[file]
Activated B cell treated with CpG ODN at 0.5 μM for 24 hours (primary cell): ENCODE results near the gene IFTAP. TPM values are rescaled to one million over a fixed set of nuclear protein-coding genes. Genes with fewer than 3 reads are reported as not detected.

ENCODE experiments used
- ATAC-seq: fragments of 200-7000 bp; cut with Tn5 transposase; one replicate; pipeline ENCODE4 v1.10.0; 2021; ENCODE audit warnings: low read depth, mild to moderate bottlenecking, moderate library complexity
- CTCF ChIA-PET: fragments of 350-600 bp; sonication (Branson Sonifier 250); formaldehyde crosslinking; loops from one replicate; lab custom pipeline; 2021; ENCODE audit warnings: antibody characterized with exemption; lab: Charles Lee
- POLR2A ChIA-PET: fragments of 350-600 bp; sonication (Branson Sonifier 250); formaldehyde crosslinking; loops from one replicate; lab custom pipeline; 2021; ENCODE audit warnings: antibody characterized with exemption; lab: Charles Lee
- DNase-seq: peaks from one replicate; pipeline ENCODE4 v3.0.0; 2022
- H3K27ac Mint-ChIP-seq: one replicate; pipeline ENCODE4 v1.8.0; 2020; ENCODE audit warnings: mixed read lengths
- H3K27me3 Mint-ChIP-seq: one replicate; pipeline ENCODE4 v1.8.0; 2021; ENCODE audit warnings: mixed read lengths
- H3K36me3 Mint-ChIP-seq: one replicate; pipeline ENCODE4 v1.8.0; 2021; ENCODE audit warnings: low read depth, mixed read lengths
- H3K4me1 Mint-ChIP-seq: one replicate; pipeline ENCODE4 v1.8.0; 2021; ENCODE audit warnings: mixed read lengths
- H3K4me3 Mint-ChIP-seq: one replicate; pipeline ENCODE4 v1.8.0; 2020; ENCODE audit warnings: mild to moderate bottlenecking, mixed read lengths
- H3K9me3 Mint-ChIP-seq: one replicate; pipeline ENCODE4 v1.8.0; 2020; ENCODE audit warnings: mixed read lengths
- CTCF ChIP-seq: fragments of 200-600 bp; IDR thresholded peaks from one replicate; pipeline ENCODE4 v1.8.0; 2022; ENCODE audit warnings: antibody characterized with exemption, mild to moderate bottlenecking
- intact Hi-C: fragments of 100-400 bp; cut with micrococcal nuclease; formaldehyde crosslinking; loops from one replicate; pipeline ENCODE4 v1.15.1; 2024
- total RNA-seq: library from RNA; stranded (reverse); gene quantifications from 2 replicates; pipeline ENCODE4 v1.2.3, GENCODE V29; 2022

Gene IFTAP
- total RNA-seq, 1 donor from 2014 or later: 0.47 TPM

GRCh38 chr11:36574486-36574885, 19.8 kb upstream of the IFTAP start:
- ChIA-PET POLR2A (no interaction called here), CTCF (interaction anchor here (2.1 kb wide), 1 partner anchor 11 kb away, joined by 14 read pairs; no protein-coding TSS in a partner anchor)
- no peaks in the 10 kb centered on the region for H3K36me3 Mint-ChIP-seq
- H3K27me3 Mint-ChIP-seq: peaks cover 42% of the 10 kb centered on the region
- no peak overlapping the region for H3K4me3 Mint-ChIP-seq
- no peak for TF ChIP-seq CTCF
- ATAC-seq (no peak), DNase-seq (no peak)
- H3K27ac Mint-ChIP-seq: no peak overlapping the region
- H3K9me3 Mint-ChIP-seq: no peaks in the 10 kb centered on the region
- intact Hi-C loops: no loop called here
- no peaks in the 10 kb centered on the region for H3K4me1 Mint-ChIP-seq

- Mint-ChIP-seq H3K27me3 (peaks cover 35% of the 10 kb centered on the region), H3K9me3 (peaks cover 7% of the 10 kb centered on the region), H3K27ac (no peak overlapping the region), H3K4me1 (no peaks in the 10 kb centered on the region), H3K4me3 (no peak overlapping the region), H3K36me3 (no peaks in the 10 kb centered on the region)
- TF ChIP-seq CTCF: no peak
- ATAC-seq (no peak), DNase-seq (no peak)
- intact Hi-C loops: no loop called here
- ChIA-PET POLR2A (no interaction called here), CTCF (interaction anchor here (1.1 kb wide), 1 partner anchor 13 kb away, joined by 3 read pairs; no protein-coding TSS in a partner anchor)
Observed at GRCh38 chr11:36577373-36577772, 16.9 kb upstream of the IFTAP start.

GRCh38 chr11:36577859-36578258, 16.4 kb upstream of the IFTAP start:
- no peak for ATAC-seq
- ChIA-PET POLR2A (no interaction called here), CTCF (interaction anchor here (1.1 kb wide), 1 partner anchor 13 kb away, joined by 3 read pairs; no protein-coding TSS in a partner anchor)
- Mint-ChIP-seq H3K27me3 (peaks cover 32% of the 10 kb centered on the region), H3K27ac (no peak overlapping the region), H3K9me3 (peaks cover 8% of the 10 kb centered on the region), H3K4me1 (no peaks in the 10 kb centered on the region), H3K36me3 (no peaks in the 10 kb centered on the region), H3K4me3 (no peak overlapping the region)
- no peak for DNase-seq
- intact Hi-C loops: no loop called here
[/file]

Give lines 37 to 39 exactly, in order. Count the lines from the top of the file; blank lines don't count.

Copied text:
- ChIA-PET POLR2A (no interaction called here), CTCF (interaction anchor here (1.1 kb wide), 1 partner anchor 13 kb away, joined by 3 read pairs; no protein-coding TSS in a partner anchor)
- Mint-ChIP-seq H3K27me3 (peaks cover 32% of the 10 kb centered on the region), H3K27ac (no peak overlapping the region), H3K9me3 (peaks cover 8% of the 10 kb centered on the region), H3K4me1 (no peaks in the 10 kb centered on the region), H3K36me3 (no peaks in the 10 kb centered on the region), H3K4me3 (no peak overlapping the region)
- no peak for DNase-seq